Relative Efficacy and the "Me-Too" Patient

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  • 09/08/2005

Huh? Jerry Avorn raises some interesting and valid arguments in his September 8th Perspective in the NEJM. But, unfortunately, he swiftly devolves into the bizarro world of Marcia Angell. In discussing FDA’s clinical measurements of “safe and effective” he posits that the public health would be better served if the agency also required, “consideration of a drugs efficacy and safety as compared with alternative therapies.” Dr. Avorn argues that such clinical evidence would make better prescribing information more readily available. But since every patient is unique, how relevant is this really? Just as there is no such thing as a “me-too” medicine (as any sober chemist will tell you), neither is there such a thing as a “me-too” patient. Patients (otherwise known as “people”) respond differently to different drugs — even drugs within the same therapeutic category. Asking FDA to recalibrate “safe and effective” to “as safe mostly but not as effective in some circumstances but somewhat more effective in others” is a poor public health course. Dr. Avorn, chief of the Division of Pharmacoepidemiology and Pharmacoeconomics at Brigham and Women’s Hospital should know better. There are a lot of places that FDA belongs — but subjective intermediary between patient and doctor is not one of them.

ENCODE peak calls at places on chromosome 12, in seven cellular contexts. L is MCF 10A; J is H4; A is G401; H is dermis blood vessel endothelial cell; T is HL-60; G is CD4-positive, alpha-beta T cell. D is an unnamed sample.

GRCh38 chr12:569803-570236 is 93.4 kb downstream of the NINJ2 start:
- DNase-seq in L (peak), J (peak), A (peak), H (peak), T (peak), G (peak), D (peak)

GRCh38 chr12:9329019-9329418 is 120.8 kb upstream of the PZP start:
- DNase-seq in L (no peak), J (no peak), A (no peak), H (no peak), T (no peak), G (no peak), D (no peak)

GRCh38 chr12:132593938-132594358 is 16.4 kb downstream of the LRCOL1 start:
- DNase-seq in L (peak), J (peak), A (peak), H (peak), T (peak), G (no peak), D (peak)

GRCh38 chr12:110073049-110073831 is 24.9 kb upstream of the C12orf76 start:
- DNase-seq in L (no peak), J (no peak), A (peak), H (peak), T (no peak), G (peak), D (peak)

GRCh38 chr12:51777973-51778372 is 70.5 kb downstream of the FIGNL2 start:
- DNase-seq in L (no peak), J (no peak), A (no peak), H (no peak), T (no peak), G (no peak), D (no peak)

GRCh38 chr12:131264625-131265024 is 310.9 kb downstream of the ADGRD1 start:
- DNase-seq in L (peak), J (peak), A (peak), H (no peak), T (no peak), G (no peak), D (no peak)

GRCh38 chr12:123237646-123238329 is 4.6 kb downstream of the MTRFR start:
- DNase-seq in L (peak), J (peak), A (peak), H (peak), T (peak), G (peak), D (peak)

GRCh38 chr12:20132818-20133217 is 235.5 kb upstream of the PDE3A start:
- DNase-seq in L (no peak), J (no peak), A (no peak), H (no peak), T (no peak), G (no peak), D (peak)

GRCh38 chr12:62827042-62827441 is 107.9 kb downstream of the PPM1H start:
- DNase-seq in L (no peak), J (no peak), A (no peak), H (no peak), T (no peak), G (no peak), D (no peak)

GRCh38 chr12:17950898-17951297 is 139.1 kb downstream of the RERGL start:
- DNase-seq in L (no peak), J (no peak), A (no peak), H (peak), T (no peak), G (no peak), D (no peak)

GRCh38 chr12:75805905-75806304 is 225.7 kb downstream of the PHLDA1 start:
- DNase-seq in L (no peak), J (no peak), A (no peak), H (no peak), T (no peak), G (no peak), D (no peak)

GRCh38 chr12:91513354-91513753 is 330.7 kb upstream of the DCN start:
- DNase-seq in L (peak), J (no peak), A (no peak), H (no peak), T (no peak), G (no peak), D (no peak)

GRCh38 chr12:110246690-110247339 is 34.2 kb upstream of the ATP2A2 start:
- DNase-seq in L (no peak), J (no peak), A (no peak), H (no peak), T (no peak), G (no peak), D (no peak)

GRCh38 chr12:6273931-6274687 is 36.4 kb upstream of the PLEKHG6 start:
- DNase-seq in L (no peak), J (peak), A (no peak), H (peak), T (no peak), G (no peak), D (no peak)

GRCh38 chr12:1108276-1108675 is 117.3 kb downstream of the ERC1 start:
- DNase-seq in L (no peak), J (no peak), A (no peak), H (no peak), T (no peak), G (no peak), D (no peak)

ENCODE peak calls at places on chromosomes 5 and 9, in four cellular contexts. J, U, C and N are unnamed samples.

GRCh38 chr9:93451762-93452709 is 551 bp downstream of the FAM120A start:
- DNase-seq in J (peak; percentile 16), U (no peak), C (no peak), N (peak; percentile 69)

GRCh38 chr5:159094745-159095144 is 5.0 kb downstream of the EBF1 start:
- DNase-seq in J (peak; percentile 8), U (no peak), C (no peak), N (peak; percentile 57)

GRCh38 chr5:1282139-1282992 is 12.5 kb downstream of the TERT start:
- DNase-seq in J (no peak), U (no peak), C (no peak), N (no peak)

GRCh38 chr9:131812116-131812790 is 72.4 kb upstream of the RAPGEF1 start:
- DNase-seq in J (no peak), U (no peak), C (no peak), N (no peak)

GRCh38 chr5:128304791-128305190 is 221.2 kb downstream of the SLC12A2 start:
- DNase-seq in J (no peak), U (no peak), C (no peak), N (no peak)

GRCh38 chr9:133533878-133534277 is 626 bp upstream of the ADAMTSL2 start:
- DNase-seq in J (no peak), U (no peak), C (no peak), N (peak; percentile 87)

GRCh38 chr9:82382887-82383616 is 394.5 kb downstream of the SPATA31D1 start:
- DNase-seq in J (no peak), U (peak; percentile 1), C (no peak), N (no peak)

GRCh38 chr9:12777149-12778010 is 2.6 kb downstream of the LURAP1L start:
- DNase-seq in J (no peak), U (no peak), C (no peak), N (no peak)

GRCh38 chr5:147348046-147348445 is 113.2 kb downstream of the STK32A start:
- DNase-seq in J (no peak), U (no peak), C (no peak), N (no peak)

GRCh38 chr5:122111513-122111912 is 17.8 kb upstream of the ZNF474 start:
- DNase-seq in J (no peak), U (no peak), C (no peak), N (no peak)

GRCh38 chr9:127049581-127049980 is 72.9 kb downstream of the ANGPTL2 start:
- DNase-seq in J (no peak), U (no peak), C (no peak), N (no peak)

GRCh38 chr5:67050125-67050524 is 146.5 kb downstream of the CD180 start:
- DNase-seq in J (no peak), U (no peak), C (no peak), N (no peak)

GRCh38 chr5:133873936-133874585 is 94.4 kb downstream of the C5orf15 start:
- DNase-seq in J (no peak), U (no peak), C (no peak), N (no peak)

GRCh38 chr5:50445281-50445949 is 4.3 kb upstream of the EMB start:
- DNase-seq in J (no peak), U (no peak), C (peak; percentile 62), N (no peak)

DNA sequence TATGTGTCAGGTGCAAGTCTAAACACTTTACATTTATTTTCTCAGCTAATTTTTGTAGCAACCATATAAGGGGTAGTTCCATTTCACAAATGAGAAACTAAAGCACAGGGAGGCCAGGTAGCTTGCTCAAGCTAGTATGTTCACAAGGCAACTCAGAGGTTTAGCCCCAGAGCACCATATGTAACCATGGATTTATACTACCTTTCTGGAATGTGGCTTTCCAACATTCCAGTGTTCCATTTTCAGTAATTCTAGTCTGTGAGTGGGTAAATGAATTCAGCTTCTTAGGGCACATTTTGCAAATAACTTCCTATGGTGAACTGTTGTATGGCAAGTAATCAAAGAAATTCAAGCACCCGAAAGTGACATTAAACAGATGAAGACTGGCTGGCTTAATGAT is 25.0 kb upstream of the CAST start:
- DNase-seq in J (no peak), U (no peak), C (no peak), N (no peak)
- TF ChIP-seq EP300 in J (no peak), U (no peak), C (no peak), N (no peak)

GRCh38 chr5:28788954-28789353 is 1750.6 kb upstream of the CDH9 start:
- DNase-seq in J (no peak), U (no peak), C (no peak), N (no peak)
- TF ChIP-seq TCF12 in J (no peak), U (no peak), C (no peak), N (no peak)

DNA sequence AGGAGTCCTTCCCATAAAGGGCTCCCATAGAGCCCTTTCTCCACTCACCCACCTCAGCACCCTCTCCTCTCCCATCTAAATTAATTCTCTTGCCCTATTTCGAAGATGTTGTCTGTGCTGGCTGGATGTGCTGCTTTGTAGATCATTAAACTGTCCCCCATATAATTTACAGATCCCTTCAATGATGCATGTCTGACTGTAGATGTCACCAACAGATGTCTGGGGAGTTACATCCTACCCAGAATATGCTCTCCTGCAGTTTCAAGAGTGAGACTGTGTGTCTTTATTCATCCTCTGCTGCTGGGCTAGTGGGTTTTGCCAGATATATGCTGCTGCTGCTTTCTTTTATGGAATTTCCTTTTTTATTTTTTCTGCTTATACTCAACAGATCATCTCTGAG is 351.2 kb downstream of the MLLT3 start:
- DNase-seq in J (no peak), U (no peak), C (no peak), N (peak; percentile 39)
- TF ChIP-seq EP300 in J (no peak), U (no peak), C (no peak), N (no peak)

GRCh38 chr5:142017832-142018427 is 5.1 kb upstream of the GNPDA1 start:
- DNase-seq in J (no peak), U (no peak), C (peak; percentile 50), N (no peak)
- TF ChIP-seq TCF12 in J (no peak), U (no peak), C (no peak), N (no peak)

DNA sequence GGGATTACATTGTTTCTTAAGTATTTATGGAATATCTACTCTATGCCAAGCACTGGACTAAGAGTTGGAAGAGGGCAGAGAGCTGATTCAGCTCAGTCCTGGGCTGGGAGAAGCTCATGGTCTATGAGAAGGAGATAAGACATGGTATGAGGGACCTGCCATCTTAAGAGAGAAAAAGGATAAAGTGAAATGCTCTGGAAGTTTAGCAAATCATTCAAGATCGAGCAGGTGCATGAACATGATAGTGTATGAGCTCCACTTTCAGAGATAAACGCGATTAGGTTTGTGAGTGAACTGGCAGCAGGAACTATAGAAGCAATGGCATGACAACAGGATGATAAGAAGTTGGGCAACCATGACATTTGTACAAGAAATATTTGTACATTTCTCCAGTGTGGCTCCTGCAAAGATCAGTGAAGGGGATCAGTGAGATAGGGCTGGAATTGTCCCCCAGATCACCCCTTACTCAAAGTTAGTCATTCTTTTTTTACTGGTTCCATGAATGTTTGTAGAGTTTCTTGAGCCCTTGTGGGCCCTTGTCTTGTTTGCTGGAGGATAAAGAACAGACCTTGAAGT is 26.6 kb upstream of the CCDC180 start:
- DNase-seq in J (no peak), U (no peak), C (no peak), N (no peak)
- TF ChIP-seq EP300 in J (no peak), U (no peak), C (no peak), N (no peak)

Center for Medicine in the Public Interest is a nonprofit, non-partisan organization promoting innovative solutions that advance medical progress, reduce health disparities, extend life and make health care more affordable, preventive and patient-centered. CMPI also provides the public, policymakers and the media a reliable source of independent scientific analysis on issues ranging from personalized medicine, food and drug safety, health care reform and comparative effectiveness.

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